There are various drawing board sizes ( they could be 24 inches by 36 inches or 32 inches by 48 inches long, and 24 inches by 36 inches wide). Personally, I chose the 32 inches by 48 because at school you will have your own desk (cubicle or it could be open) and have the space to put it. The boards are these big sizes for more than one reason. the main one is that these sizes accommodate easily the work drawing sheet sizes. Check out the board for warping or bending surface. I had to look closely for these and the third board was the right one for me. The material was made of white pine and it was light to transport ( unless you have a two seat car, that would be a little bit of struggle to transport) The board will have a ruler (parallel bar) where you can secure your drawing so it does not shift when you working on it plus you can put other items (triangles, highly suggest having one of these next to you at all times while drawing on the board).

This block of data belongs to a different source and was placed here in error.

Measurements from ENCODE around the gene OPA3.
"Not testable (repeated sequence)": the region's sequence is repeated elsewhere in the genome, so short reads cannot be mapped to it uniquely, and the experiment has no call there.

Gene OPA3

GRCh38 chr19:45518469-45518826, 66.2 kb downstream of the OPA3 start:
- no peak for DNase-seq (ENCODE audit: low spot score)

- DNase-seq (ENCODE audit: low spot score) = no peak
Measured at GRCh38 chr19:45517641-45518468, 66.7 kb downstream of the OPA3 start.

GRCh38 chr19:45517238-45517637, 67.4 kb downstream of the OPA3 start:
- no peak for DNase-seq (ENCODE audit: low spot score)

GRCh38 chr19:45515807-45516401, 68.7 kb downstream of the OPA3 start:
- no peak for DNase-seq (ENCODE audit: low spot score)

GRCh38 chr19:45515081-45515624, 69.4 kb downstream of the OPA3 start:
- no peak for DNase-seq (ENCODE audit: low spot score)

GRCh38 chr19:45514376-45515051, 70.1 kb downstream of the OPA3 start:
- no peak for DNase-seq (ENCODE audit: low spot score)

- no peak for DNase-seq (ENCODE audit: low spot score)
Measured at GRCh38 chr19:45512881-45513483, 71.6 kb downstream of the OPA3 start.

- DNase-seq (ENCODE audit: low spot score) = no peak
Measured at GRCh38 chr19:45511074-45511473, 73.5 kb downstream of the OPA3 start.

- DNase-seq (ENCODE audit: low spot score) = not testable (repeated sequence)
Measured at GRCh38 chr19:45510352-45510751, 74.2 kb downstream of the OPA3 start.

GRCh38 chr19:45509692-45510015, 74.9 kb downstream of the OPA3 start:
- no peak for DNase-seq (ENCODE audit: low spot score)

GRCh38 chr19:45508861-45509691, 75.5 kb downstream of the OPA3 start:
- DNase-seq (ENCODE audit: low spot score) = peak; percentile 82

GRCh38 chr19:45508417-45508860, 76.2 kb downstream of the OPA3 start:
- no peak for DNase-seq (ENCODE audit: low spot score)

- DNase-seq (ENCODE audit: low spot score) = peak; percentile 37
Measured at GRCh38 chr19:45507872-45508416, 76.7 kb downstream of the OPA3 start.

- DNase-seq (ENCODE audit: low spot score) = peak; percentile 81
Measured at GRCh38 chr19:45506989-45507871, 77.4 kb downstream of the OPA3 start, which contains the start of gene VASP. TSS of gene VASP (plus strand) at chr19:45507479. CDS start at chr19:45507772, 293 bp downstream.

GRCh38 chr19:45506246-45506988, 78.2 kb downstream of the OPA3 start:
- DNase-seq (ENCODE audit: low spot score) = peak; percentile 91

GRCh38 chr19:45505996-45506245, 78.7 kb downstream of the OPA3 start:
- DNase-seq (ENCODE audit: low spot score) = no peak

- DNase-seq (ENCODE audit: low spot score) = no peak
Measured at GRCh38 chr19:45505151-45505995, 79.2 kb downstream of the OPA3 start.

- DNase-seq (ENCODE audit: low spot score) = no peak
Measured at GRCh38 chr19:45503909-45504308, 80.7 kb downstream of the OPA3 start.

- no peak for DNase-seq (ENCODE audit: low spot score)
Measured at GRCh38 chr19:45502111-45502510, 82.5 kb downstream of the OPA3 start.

This is the road to making an online portfolio that has worked for me and helped in having a web presence in the architecture/interior architecture,graphic design field. Networking is key in our profession in the design field. After all, to is about location, location, location a little bit right? Let's get into the topic more deep.
First, decide what or how much work you would like to include on your portfolio. You want to include your best work at the beginning and also finish strong with a great project! Be proud of your work! You spend alot of time creating them and now it's time to showcase them! I am in now way, shape or form suggesting that in the middle of your portfolio, you should include not so good projects. One way to look at it that has helped me is by asking your friends, what they think of a specific project or how to make it better. Listen to their feedback, criticism and embrace it with open arms. It will help you alot and save time when you work on a project since you will know what to fix or get rid off.